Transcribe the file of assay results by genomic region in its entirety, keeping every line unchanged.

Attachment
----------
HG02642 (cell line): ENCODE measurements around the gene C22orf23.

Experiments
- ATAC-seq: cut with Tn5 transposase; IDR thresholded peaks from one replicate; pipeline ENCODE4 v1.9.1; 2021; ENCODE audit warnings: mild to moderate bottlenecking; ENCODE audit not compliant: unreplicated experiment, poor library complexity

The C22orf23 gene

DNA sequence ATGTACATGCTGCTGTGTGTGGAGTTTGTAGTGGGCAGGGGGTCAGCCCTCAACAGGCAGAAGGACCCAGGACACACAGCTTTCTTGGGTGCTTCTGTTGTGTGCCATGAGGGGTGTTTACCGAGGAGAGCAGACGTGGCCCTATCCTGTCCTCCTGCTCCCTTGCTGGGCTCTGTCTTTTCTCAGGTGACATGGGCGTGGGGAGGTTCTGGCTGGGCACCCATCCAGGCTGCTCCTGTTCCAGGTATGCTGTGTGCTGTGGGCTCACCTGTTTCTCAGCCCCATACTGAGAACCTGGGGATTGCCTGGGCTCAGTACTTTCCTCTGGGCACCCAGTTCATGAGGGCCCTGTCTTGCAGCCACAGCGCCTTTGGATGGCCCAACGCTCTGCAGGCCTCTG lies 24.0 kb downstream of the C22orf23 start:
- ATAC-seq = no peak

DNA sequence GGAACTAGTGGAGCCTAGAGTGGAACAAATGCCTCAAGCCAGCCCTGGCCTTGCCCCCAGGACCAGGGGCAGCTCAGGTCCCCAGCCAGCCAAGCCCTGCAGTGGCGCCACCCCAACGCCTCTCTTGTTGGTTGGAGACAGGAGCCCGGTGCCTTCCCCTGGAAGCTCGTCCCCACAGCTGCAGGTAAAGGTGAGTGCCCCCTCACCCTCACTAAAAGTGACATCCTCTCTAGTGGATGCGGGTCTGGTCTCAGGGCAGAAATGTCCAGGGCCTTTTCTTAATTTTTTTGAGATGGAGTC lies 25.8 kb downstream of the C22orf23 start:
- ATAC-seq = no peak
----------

HG02642 (cell line): ENCODE measurements around the gene C22orf23.

Experiments
- ATAC-seq: cut with Tn5 transposase; IDR thresholded peaks from one replicate; pipeline ENCODE4 v1.9.1; 2021; ENCODE audit warnings: mild to moderate bottlenecking; ENCODE audit not compliant: unreplicated experiment, poor library complexity

The C22orf23 gene

DNA sequence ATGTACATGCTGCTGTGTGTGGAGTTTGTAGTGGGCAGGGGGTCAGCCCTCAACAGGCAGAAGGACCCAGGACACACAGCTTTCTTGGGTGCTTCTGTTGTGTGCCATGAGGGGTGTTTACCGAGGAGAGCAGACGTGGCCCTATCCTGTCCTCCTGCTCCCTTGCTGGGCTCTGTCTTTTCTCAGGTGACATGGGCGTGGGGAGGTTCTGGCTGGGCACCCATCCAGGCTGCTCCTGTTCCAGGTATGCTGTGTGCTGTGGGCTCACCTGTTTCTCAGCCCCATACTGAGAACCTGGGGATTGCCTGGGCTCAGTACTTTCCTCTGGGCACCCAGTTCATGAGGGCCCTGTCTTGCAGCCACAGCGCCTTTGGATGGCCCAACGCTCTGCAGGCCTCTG lies 24.0 kb downstream of the C22orf23 start:
- ATAC-seq = no peak

DNA sequence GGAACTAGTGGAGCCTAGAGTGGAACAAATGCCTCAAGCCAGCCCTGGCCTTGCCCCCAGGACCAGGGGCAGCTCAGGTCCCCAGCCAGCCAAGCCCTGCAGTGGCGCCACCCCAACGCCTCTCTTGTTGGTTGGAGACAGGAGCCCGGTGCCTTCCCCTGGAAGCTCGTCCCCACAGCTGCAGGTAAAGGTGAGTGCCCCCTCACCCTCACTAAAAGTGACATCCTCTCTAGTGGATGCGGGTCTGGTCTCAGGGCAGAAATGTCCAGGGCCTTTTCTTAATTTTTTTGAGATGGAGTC lies 25.8 kb downstream of the C22orf23 start:
- ATAC-seq = no peak